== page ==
Art Inspired by Family Archives
September 28, 2012
Angelika Markul’s installation-cum-exhibition “Do Not Forget,” now on display at the Galeria Foksal in Warsaw, is the latest salvo in a wide-ranging polemic on collective and private memory.
The project is centered around a video projection depicting Markul’s never-ending journey into the past. The footage is black and white, fuzzy and blurred. It looks as if it was taken from a gloomy old newsreel reporting from the front in World War II.
Markul was inspired by old notes she found in the family archives. These reminded her of the grandfather she never had the chance to get to know. She followed the tragic, wartime fate of her family through several besieged cities where many of them perished from the all-pervasive hunger and severe winters. Markul, however, does not refer to her forebears directly. She takes the viewer on a journey through a desolate and icy landscape—a harsh and gloomy place where the cold, wintry light and distorted, automated sounds of rattling trains heighten the feeling of oppression. The film has become Markul’s personal metaphor of uncertainty, isolation and longing on the way to seeking and defining her own identity.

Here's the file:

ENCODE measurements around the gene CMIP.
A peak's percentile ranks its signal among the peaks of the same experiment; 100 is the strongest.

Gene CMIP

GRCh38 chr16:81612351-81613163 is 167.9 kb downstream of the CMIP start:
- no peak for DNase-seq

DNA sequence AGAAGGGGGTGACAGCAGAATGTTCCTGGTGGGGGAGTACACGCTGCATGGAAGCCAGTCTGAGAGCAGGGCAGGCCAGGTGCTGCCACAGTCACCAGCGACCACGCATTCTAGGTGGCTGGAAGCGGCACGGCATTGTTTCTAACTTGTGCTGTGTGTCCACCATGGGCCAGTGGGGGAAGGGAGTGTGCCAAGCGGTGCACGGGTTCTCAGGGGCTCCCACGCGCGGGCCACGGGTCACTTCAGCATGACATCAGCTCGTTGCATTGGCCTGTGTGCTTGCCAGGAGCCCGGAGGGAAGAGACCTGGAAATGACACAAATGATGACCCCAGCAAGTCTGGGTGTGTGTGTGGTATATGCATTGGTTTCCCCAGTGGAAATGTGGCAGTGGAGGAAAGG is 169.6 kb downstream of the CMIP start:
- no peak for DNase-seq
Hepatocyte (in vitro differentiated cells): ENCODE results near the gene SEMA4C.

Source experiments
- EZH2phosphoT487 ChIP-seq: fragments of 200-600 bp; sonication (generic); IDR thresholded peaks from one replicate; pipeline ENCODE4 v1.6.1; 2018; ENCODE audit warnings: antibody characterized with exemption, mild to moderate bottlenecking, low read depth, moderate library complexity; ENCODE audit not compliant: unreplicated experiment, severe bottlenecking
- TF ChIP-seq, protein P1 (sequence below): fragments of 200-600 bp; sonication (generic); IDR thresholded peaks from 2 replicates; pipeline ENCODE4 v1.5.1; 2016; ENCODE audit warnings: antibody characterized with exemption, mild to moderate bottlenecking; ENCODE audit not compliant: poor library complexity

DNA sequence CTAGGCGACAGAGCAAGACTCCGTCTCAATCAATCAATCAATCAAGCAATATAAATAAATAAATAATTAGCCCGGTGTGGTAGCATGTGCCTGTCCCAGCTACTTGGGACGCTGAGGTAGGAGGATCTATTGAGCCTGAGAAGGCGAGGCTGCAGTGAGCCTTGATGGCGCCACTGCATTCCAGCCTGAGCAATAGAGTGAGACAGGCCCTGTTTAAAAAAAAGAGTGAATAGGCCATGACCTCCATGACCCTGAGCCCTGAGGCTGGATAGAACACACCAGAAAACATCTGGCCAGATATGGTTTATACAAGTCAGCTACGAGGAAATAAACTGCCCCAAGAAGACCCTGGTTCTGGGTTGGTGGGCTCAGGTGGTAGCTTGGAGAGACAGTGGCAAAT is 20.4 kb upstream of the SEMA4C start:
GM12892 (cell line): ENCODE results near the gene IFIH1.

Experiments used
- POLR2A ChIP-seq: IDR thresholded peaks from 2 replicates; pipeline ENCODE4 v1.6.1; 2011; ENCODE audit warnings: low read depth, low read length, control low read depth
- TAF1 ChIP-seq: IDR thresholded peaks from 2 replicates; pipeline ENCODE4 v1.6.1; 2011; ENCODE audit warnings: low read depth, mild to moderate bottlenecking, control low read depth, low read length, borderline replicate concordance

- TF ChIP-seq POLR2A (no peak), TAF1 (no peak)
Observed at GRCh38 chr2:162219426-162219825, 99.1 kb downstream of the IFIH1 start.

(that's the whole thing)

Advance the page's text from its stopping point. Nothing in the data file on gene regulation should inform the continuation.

Markul lives and works in Malakoff outside Paris. Her first individual exhibition in Poland, entitled Sen Muchy (A Fly’s Dream), was held at the Galeria Foksal in June 2006. It was this exhibition that had Poland’s leading contemporary art institutions opening their doors to her. Markul has arrived as a force to be reckoned with on the Polish and international contemporary art scene. Her work is highly individualistic and typically comprises film, sculpture and elaborate spatial installations.
Open until Oct. 12
Galeria Foksal, 1/4 Foksal St., Warsaw
Mon.-Wed., Fri. 12-5 p.m., Thu. 12-7 p.m.Free admission